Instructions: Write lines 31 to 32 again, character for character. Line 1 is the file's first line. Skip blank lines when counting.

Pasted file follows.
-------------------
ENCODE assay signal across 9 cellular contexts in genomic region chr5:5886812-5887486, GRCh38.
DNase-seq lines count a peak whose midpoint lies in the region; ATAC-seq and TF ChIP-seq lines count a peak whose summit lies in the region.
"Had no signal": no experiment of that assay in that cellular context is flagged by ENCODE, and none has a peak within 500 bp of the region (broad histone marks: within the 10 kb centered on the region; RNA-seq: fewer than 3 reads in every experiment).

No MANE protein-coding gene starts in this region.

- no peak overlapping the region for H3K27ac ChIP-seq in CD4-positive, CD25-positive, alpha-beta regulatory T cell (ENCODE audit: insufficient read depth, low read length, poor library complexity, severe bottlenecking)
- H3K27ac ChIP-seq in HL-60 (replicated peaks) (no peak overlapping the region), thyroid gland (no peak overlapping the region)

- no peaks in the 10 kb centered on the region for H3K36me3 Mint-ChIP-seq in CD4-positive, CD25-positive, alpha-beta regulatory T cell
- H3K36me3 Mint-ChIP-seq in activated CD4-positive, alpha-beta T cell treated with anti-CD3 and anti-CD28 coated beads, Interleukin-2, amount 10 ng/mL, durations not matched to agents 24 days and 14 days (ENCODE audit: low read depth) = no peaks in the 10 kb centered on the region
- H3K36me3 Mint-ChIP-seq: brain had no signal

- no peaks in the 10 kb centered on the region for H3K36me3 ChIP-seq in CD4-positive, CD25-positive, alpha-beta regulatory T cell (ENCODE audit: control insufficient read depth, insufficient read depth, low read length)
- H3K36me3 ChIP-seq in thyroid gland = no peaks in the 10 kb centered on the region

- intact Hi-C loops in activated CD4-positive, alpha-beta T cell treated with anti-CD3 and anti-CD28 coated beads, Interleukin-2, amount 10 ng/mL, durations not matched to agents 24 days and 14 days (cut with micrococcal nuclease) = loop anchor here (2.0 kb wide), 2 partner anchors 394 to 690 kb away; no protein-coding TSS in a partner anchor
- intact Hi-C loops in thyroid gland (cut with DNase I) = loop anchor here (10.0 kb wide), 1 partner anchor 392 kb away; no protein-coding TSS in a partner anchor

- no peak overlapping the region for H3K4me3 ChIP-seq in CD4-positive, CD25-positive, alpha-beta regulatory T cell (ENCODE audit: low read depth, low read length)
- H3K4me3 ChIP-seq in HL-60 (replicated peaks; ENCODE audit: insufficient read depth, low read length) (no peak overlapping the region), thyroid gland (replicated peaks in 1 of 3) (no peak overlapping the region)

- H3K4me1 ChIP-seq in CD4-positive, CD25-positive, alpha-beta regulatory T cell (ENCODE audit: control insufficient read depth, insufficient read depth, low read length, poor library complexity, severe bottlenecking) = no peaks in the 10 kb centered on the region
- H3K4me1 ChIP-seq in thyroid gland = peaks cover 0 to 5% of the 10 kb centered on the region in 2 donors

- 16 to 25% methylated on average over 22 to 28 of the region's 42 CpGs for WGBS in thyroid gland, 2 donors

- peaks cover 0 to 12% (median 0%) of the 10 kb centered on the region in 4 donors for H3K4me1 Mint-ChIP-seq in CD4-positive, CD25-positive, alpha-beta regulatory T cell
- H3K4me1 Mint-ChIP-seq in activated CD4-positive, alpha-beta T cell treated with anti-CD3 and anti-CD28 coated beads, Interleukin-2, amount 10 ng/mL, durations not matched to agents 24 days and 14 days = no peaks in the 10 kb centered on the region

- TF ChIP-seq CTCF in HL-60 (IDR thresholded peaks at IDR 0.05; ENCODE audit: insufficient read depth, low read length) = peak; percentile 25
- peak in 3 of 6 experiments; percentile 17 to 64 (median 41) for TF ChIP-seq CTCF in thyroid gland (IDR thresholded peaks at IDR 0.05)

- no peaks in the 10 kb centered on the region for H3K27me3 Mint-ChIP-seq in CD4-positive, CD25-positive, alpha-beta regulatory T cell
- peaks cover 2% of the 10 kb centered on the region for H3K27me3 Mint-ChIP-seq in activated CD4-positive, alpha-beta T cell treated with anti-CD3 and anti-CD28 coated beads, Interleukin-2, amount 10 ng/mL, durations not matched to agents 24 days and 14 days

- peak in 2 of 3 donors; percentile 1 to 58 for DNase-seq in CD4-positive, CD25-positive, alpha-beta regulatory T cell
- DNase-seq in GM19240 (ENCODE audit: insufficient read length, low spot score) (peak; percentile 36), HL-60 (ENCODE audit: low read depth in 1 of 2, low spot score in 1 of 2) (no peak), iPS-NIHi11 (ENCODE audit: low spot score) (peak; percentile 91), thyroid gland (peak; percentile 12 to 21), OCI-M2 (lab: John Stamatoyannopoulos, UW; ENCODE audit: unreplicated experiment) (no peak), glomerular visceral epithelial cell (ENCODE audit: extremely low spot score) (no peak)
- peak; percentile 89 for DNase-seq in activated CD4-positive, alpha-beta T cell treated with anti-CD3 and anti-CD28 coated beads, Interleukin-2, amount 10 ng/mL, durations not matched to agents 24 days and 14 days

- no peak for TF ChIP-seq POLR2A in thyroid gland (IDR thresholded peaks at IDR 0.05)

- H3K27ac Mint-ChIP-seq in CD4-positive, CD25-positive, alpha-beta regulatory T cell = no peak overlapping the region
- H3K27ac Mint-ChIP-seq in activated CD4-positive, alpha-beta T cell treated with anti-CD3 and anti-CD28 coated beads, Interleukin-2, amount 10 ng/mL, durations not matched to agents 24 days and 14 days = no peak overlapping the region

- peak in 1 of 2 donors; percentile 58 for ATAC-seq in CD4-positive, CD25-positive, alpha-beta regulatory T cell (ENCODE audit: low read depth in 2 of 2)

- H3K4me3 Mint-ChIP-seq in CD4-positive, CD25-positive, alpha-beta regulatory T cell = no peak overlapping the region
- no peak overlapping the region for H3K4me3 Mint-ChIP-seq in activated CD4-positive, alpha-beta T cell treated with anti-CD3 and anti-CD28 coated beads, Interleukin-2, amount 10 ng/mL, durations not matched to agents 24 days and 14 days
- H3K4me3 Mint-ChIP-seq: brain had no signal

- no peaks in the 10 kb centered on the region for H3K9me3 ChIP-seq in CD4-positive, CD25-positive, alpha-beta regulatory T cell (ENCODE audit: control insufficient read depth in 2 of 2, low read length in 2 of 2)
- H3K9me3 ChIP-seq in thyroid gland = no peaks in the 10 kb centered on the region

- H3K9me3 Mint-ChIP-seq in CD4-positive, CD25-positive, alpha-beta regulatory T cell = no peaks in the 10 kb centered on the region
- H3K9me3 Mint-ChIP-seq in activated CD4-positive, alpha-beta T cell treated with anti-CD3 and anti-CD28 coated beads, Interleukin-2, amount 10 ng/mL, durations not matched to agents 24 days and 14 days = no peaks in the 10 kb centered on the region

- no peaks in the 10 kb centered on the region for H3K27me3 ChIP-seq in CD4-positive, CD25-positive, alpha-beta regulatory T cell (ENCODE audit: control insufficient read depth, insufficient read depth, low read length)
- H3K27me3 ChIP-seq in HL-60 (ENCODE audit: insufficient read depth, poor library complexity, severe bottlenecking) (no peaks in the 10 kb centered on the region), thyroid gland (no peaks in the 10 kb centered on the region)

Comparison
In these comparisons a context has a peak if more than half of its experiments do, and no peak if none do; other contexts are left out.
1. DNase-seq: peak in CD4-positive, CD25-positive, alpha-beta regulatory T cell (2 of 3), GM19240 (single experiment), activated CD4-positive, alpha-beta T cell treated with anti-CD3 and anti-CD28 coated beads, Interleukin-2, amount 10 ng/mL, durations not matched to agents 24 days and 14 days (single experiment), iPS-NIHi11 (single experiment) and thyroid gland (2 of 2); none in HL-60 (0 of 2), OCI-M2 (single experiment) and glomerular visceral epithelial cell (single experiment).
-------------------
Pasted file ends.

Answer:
- peak in 1 of 2 donors; percentile 58 for ATAC-seq in CD4-positive, CD25-positive, alpha-beta regulatory T cell (ENCODE audit: low read depth in 2 of 2)

- H3K4me3 Mint-ChIP-seq in CD4-positive, CD25-positive, alpha-beta regulatory T cell = no peak overlapping the region